This week I also called for my fellow food bloggers to take part and share their money saving recipes, and here are the lovely entries I received.

Laura posted a recipe for Chickpeas & veggies soup with rainbow salad. She also told how her taste buds have changed with the time, as as a child she couldn't stand a vinegar addition to her soup, which her parents used to do, but now she really likes it. This soup contains a lot of veggies, carrots, parsnip, broccoli with chickpeas and pasta. Sounds like a really wholesome veggie soup and I wouldn't mind trying that vinegar addition either. The salad is also wonderfully colourful and healthy. Those root vegetables and cabbage are really economical and so versatile.

Shaheen shared a Cinnamon Spice Butternut Squash and Chickpea Curry. This dish is great for cheap eats, as you can make a bigger bowl and heat it up on several days and stretch by adding some rice on the side. That's always a very clever money and time saving way of cooking. Also the ingredients are on the economical side. I like to cook a lot with chickpeas and seasonal squashes, as that tends to be quite cheap. This is a mild curry with lots of warming spices, and I really like the look of that cinnamon quill in the bowl. A chickpea curry of some sort is already on my planner for next week.

Thank you so much for these entries Laura and Shaheen, I'm so happy about both of them. I currently have so many bags of dried chickpeas in the cupboard and needed a bit of inspiration for them, so these dishes are just perfect to try.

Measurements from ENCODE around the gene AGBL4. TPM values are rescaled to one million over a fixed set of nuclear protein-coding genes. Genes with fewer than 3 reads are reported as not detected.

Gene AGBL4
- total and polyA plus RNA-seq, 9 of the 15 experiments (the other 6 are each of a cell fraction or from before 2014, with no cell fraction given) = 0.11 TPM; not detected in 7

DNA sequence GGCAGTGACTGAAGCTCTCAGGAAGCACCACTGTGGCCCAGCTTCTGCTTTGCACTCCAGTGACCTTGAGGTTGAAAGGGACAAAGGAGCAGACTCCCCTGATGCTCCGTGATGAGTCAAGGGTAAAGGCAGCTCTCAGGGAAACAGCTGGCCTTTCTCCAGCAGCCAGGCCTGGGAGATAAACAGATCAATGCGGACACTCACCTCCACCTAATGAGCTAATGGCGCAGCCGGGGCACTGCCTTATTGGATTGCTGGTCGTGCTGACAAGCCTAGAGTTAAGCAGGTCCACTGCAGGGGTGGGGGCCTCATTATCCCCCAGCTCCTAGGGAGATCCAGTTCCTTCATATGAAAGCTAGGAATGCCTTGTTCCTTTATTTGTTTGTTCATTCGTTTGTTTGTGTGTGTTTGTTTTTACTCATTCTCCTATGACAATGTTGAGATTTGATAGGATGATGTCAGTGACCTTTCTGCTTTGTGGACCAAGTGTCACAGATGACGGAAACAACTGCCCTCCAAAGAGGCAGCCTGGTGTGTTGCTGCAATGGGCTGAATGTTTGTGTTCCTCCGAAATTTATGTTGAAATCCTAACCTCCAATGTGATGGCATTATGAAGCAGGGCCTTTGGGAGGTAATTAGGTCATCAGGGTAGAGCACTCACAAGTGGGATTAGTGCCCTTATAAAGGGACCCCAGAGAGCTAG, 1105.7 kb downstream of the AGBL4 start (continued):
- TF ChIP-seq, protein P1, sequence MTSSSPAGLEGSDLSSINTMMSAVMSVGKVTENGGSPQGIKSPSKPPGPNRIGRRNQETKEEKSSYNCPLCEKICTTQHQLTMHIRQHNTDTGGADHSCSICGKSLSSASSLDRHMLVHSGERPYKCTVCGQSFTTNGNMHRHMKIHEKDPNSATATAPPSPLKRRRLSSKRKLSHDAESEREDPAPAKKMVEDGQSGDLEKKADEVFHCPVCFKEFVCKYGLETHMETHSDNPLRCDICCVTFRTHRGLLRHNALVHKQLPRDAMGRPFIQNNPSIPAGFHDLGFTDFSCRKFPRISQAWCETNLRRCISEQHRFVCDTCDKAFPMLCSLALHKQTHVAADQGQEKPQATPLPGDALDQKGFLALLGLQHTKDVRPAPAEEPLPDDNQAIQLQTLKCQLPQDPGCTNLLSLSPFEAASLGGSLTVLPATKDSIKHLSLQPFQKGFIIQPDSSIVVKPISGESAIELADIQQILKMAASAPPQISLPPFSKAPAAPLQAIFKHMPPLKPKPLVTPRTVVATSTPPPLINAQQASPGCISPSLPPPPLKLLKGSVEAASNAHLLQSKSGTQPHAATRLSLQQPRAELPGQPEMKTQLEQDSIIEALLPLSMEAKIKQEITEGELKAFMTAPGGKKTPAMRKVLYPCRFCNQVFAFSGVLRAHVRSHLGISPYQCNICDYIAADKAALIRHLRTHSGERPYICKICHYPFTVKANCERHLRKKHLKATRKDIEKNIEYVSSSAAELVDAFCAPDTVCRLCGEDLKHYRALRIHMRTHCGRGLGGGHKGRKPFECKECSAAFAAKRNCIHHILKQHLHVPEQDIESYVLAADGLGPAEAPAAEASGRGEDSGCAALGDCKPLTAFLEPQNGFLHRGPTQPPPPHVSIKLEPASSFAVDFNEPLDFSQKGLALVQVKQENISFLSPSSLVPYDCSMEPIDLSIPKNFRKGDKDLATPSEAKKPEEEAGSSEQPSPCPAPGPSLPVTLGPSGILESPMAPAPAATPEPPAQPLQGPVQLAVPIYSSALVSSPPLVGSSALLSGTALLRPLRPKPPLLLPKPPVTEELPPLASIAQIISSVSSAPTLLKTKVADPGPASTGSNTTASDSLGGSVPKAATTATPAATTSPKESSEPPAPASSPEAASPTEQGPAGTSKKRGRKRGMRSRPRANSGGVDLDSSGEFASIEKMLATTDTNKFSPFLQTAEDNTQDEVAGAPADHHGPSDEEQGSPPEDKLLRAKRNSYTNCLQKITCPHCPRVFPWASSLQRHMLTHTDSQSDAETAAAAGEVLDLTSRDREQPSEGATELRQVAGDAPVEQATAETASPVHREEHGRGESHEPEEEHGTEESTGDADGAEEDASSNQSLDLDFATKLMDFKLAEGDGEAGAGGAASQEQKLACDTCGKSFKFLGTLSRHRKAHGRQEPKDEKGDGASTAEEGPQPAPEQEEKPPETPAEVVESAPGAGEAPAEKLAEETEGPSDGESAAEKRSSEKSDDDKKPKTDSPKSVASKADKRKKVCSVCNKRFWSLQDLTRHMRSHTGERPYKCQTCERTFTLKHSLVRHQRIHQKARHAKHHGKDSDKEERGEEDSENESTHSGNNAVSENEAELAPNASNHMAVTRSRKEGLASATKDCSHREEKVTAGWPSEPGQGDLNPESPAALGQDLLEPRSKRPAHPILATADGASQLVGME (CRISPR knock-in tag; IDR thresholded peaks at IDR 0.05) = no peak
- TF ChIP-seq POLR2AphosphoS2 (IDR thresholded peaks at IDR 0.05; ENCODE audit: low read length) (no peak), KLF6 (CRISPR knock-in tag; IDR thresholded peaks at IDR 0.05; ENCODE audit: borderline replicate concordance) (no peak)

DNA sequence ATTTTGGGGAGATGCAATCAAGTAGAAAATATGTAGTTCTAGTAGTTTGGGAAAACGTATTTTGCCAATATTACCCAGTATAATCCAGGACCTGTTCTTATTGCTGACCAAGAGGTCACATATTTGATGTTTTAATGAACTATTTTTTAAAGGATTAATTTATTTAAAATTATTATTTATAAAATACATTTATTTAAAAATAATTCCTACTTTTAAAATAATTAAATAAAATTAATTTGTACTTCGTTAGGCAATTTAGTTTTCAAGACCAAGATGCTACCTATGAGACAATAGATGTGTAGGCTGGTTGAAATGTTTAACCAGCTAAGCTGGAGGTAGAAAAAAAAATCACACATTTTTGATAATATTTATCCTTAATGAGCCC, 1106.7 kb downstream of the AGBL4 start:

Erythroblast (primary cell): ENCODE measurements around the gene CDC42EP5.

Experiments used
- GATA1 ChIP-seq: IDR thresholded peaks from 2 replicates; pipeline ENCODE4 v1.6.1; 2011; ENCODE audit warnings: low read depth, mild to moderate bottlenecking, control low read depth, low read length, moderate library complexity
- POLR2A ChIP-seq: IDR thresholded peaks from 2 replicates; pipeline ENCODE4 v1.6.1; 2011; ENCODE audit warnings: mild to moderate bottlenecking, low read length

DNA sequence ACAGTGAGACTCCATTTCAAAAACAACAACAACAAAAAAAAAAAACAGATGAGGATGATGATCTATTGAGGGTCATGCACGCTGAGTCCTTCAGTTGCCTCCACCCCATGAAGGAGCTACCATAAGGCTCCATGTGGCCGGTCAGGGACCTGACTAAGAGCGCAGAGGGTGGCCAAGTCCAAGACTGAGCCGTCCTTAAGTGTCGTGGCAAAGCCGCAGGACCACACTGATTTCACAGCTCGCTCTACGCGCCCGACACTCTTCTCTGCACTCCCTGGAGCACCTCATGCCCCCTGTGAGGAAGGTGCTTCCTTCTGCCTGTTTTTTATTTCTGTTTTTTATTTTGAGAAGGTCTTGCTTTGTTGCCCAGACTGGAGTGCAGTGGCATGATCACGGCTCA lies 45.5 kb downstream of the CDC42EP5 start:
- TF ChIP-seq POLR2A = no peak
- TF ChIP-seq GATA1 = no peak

I hope you have enjoyed the Cheap Eats Week, which will probably return next year. Have a pleasant Sunday!

Your VegHog

Tomato alphabet soup

The VegHog's Cheap Eats Week 2017 ends today and I will be posting a round up later today. I just wanted to quickly squeeze this tomato alphabet soup recipe in, as it's cheap to make and very filling. I always like the look of the alphabet pasta and should be using it more. It's kind of a gloomy Sunday over here, as this weekend has been quite chilly. It's just the right weather for soups and stews, so that's very suitable for cheap eats. You can make this soup by adding alphabet pasta to any tomato soup, but I wrote the recipe down below, how I made my tomato soup this time. I used a bit more tomato purée than usual in order to be saving on the fresh tomatoes.